What matters is intent to defraud -- and the use of the mail or wires to do it.

Basically, the accusation is that Engle and his mortgage brokers were ripping off the bank together.

None of this is to defend the way the case was investigate or prosecuted, mind you -- its just an explanation of the legal principle.

My experience is that finance-types are easily misled by their experiences with pliant civil counsel into believing that if they have an argument that would be good in a civil case, then there's no way they could possibly be committing a crime. Don't work that way.

Thanks for the explanation Amos.

Hey Adam,

Always glad to see your posts!

It is acceptable, but sad, that the stupid and blind can't see or understand the implications of a Naked Emperor riding an Elephant in the same room.

As intelligent sighted people it is amazing that Americans are still missing the implications and continue to allow it to happen without comment while the guy cleaning up the poop left behind is arrested for having contraband elephant poop...

Hopefully Americans will see the truth and ask why the emperor is naked emperor and riding an elephant in the first place... please check out our Hey Adam,

Always glad to see your posts!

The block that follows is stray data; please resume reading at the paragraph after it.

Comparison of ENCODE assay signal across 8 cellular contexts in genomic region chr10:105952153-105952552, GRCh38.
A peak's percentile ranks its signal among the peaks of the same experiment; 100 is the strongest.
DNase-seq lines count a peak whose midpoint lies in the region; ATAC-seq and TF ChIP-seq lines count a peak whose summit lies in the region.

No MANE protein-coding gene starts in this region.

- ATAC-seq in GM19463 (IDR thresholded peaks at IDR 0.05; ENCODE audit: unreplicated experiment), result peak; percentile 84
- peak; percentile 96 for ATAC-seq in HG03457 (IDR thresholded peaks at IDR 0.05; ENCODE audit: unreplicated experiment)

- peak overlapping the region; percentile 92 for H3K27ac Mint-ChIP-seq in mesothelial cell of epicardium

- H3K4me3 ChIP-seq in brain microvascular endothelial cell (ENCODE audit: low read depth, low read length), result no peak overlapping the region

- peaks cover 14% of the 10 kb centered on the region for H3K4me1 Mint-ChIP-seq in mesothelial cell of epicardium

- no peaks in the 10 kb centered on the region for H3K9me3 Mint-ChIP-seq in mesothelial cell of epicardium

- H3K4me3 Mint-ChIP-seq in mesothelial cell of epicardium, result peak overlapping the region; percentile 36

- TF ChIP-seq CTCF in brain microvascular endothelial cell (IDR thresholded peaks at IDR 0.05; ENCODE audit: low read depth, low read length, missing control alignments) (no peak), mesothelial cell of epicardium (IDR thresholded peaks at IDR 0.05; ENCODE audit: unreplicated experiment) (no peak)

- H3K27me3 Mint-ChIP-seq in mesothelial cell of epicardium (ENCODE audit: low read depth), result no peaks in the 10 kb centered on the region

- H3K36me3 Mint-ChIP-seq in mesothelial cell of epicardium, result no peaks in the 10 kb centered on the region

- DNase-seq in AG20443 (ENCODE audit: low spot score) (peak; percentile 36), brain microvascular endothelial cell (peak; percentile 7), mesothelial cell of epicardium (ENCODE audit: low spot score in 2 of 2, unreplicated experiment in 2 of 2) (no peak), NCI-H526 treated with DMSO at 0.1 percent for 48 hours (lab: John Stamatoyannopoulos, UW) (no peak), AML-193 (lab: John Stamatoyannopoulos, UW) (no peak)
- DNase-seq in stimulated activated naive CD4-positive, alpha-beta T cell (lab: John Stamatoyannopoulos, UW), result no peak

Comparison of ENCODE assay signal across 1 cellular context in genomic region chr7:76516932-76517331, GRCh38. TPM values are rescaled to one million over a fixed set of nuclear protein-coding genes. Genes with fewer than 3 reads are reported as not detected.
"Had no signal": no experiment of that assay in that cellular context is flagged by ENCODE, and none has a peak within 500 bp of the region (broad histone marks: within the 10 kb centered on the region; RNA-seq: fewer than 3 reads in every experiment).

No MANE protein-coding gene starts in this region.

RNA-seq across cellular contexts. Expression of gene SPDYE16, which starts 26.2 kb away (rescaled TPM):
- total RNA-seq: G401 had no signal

It is acceptable, but sad, that the stupid and blind can't see or understand the implications of a Naked Emperor riding an Elephant in the same room.

As intelligent sighted people it is amazing that Americans are still missing the implications and continue to allow it to happen without comment while the guy cleaning up the poop left behind is arrested for having contraband elephant poop...

Hopefully Americans will see the truth and ask why the emperor is naked emperor and riding an elephant in the first place... http://diligencegroupllc.net/

American Homeowner

-AH


American Homeowner

-AH

This has been a complex issue for awhile now. not going to get fixed at this rate.

Amos is right. We've created a Federal criminal system in which mens rea consists of intentionally getting out of bed in the morning (Don't get me started on an asbestos clean-up case I handled a few years back.). The difference in proof does not nullify your question, though. The securities laws have the same fraud standards. The banks charged significantly higher rates for stated-income loans than for doc loans (indicating the banks knew they were higher risk) and then turned around and used them as supposedly solid collateral for derivatives they marketed by the bushel. Given what must have been rampant securities fraud, why are we seeing no prosecutions? Other than Madoff and a few others who made the mistake of gaming the players, prosecutions have been an endless stream of little people. Meanwhile the banks are playing the victim when in reality they marketed bales of securities without even remotely conducting the due diligence we mere mortals would have to perform to keep the SEC or CFTC from landing on us like a load of bricks.